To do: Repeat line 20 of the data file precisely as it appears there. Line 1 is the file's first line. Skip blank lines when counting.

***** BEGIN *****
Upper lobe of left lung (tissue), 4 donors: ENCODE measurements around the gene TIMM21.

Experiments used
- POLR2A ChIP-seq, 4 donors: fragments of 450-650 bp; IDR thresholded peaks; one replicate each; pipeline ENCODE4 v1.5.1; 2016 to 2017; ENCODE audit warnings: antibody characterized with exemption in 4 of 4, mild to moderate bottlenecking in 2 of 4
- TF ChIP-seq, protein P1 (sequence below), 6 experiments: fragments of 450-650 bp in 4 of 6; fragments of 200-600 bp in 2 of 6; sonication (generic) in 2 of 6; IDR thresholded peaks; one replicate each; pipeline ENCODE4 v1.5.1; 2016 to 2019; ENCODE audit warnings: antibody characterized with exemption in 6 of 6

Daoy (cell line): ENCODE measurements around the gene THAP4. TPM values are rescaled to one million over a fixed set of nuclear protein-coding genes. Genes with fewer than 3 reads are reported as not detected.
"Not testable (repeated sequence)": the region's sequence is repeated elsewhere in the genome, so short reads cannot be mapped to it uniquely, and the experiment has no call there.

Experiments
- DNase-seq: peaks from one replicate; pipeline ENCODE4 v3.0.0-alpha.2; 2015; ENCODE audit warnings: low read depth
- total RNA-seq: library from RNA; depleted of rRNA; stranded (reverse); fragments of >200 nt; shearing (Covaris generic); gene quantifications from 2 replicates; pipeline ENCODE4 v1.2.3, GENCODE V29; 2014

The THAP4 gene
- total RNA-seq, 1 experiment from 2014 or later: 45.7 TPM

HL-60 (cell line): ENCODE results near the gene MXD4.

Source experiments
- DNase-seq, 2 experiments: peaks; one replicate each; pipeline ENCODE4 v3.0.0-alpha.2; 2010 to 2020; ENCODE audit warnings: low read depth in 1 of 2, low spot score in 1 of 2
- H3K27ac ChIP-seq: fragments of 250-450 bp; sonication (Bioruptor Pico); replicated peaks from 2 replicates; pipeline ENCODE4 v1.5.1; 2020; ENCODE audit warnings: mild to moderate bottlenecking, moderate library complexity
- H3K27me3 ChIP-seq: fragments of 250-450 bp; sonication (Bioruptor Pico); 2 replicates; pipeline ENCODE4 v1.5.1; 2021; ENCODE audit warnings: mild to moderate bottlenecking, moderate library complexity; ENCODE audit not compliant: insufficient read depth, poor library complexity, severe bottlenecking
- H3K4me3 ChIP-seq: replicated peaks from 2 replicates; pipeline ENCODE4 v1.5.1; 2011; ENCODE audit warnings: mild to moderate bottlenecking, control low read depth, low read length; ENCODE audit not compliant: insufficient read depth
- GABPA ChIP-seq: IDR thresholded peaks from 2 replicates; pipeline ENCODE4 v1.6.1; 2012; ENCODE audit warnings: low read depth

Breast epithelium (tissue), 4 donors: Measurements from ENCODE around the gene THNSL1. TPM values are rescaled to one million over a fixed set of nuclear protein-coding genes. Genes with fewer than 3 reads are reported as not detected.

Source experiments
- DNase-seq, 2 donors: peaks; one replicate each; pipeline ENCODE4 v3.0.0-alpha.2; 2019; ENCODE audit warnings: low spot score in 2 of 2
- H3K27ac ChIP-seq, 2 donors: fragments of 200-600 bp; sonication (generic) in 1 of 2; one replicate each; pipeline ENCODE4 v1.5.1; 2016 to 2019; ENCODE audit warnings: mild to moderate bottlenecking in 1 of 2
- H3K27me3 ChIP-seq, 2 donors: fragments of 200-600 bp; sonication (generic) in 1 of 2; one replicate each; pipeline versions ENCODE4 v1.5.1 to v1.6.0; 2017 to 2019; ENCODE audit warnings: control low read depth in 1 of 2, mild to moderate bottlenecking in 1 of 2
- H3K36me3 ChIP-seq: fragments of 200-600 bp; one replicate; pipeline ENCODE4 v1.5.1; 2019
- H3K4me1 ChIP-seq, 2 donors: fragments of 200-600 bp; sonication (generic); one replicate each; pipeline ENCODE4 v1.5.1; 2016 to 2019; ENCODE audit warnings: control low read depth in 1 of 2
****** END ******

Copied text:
Source experiments